Sound design students who are admitted into the Design department are also required to take introductory visual design classes in an attempt to develop a common body of knowledge within the entire design team, and to provide opportunities for all designers to develop collaborative communication and presentation skills.
Projection DesignThe Projection Design concentration, offered through the Design department, provides a unique opportunity to develop skills that work in concert with all the other design disciplines of the theater. Projection design for performance is both one of the newest and one of the most rapidly advancing areas of theatrical design. It is vital that future practitioners learn to deliver this new media within the larger context of theatrical storytelling. It is the goal of the program to teach the use of these powerful tools of media and animation to enhance the live experience. Study and projects in all the other design concentrations—set, costume, lighting, and sound—along with the practice of projection design, foster the creation of total theater artists.
The question of “why projection” is a constant heartbeat of the program. Not all theatrical production can or should support projection. Through the study of historical usage and exploration of the power of media in performance, students develop the critical thinking that will allow them to create meaningful and relevant work.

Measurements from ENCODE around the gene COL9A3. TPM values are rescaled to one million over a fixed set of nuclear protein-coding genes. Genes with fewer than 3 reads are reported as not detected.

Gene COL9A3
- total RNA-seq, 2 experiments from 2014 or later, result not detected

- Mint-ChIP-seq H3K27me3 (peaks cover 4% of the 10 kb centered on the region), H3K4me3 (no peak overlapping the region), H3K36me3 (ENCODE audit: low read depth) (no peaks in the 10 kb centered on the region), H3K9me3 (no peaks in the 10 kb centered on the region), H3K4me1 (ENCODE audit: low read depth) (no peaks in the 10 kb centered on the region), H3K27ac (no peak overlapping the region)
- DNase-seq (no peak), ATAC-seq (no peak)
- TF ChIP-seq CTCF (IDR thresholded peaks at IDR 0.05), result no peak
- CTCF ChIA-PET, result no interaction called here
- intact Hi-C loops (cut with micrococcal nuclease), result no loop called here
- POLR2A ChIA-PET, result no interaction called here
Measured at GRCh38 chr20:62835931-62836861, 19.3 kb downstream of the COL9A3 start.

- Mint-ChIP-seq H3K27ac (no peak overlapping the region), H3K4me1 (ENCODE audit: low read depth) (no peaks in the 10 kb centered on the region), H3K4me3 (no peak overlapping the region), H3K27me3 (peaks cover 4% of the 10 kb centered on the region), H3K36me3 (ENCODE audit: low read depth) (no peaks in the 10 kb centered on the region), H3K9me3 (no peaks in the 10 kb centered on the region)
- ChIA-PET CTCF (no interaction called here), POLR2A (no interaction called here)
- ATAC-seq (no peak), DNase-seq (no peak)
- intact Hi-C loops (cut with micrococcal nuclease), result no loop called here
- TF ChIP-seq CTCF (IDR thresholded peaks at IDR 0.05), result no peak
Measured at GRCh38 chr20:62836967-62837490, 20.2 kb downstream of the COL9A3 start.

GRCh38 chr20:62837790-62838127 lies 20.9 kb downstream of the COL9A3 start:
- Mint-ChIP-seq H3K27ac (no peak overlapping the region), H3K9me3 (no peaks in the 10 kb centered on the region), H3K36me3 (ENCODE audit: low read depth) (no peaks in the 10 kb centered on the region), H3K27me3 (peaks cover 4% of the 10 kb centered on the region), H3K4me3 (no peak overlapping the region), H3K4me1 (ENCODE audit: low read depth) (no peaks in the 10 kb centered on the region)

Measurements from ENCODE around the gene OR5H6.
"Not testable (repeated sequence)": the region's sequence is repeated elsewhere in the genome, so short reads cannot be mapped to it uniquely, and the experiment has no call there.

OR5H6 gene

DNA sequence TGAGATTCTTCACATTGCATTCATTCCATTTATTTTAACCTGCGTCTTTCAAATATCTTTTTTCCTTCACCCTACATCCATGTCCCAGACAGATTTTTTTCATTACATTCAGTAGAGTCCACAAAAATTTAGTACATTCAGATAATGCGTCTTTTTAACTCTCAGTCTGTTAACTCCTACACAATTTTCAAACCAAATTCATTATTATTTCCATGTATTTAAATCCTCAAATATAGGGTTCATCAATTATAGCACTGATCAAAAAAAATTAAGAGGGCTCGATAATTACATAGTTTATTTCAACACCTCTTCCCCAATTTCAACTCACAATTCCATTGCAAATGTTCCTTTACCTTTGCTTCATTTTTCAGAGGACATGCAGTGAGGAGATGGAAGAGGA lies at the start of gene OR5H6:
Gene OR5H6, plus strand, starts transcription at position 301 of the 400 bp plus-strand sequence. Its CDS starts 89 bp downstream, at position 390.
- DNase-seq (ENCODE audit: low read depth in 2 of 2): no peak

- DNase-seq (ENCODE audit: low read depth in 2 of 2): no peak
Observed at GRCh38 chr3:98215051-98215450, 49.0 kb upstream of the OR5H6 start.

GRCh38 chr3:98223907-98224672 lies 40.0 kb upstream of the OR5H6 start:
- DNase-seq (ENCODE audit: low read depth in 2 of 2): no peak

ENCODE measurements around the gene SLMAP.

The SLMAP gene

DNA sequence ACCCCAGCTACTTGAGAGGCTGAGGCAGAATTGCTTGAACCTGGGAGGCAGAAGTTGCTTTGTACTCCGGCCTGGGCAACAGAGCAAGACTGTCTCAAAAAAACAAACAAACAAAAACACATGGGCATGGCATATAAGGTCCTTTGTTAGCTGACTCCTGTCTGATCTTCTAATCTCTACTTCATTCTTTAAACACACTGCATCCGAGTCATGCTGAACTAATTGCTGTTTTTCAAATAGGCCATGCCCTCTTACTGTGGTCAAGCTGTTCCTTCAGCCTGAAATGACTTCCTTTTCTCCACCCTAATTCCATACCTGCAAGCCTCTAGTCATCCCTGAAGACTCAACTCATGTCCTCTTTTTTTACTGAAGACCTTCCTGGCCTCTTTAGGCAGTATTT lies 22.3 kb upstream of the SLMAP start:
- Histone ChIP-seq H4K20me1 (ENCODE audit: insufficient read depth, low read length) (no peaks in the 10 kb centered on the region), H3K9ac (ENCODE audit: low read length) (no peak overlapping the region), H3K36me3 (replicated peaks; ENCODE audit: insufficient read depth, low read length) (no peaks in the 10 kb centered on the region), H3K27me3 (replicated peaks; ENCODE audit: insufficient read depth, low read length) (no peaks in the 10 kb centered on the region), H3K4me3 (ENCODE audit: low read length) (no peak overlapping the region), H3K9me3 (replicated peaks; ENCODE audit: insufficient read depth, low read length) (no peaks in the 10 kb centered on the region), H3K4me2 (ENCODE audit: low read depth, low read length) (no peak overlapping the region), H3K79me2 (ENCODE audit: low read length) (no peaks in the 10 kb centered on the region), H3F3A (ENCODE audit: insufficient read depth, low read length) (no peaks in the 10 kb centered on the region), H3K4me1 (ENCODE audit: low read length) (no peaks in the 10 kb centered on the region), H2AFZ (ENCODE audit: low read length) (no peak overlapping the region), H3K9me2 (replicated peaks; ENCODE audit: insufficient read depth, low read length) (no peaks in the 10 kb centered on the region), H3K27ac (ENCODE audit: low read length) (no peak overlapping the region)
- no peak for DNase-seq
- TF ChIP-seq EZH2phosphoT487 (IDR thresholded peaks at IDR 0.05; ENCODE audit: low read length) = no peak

David Geffen School of Drama requires design students to train in all disciplines: building set models, drafting light plots, drawing costume renderings, and creating sound samples. Success in the program demands both digital and hand skills. A weekly life drawing class is required in the first year of study to sharpen the student’s hand and eye. It is essential that students be able to process what they see in front of them, as well as transfer ideas from thought to a form viewable by others. Classes in digital skills as well as digital and analog animation are offered as well.
The program includes script analysis, dramaturgy, and the essential collaborative skill, listening. There are opportunities to work directly with playwrights, directors, and other designers in both class projects and public performance. There is no substitute for the experience of creating actual production work, and the opportunities to create as well as to assist are abundant.
Projection designers each have a workspace in the visual design studios with the other visual designers in their graduating cohort. There is a specialized studio space for all projection students at 305 Crown, with resources and workstations designed to support the specific needs of projection design students. Additionally, with proper training, students have access to the production studio, motion capture equipment, and other resources at the Center for Collaborative Arts and Media.
In addition to course work and production assignments, there is the opportunity to create an installation in collaboration with the sound and directing programs and several programs with Yale Opera. Throughout the year, a variety of workshops support artistic and technical growth, with the goal of looking beyond the traditional dramatic framework. Past workshops have included Manual Cinema, Mark Coniglio/Isadora, Touch Designer, and nonverbal drama.